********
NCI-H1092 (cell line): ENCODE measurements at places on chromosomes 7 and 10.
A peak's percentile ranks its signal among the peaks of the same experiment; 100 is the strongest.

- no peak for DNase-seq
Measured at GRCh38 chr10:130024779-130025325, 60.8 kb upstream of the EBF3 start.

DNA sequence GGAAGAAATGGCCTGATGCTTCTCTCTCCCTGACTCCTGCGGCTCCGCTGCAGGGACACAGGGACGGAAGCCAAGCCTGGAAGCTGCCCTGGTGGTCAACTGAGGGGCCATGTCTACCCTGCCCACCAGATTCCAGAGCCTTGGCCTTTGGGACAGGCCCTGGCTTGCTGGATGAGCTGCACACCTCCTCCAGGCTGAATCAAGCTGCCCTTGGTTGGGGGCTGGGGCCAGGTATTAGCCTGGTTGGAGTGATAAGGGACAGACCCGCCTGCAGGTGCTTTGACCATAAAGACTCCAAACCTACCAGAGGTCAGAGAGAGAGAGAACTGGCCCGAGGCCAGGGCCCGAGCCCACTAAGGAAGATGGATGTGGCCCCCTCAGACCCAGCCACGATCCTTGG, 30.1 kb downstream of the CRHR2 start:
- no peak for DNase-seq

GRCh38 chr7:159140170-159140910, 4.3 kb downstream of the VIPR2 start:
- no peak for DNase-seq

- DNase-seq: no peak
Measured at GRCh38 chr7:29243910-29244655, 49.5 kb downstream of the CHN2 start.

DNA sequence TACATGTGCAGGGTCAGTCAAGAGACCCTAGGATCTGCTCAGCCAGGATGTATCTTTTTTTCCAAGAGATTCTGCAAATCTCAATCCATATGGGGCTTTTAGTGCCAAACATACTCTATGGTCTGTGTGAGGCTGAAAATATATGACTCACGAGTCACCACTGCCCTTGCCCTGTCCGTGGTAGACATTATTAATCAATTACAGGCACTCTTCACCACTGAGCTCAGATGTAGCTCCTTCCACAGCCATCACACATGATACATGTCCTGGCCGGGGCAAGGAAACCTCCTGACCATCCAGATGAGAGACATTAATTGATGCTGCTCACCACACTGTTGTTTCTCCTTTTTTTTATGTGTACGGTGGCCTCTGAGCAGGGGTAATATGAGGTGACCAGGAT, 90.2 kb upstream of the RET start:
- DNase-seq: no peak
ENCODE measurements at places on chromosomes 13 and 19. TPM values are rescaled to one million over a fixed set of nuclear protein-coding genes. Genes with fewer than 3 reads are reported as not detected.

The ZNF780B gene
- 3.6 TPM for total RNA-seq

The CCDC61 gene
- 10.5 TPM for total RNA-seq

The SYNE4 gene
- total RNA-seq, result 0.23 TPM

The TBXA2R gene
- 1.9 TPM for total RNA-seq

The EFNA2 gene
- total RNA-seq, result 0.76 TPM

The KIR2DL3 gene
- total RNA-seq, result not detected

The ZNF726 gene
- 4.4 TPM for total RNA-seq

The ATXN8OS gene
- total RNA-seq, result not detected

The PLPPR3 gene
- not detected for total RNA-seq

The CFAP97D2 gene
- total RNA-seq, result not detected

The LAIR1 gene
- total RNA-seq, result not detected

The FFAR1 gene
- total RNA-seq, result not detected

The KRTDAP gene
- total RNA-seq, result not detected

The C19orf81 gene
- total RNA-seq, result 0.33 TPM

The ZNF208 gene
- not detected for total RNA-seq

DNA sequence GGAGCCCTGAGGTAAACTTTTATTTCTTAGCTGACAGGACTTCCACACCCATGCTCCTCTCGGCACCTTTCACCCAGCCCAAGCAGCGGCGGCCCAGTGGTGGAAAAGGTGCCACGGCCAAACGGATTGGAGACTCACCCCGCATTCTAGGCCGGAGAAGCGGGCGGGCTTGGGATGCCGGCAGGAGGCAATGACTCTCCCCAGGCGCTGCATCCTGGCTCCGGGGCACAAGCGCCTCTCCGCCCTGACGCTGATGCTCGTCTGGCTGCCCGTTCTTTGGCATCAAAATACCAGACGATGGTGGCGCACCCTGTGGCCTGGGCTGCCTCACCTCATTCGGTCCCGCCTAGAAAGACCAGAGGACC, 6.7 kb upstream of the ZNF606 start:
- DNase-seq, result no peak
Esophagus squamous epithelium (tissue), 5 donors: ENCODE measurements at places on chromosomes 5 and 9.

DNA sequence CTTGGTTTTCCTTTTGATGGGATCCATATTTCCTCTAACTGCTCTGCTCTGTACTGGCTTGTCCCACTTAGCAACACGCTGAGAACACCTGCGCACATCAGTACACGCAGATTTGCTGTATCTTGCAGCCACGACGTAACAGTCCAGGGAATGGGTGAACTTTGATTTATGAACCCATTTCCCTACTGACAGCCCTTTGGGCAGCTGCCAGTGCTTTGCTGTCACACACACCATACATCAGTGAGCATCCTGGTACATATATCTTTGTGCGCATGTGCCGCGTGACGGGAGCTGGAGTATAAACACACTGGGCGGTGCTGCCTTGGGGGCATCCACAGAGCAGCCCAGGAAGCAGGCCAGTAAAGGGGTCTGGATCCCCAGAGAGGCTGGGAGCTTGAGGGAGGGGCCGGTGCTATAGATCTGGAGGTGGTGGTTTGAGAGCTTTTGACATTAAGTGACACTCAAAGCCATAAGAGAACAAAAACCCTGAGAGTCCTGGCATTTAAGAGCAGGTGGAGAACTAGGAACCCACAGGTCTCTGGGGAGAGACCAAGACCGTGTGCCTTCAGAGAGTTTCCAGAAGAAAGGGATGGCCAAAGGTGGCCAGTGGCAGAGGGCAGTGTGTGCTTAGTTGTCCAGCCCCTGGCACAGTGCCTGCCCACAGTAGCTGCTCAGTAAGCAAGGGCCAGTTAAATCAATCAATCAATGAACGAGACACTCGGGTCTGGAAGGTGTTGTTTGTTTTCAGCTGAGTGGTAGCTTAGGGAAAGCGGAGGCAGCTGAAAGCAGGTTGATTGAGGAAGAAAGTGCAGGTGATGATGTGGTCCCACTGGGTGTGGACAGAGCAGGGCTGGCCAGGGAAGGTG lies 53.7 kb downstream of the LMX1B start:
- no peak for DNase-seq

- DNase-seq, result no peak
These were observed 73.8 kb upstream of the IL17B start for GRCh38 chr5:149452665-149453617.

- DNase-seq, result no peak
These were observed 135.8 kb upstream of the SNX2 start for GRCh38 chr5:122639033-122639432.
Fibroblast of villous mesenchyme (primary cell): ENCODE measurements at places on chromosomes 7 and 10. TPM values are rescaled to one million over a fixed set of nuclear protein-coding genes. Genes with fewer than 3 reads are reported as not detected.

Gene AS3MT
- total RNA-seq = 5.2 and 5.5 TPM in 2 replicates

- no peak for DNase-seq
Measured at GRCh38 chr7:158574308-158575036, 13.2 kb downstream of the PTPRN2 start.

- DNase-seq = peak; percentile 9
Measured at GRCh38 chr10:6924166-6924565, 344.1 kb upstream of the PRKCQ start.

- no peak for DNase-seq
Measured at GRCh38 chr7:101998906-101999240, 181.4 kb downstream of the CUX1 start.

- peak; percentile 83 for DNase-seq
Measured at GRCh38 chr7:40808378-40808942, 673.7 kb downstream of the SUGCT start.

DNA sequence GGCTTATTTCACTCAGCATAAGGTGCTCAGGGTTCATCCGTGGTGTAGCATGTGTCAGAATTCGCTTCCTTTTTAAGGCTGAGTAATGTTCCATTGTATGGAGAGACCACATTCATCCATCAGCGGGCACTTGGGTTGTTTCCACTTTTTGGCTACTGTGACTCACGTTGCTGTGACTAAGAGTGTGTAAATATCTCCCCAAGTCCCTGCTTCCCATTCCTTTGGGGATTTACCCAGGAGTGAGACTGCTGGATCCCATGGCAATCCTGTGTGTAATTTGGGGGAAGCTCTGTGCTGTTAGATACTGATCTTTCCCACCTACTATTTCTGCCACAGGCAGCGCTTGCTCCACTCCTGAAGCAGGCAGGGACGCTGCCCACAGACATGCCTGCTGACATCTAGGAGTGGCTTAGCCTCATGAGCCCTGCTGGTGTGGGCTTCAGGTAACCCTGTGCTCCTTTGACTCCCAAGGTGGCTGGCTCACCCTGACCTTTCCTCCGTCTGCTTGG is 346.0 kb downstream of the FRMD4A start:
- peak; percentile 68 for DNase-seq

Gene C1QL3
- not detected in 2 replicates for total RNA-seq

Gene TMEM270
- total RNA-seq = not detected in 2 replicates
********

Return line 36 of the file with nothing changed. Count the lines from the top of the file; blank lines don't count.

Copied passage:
The FFAR1 gene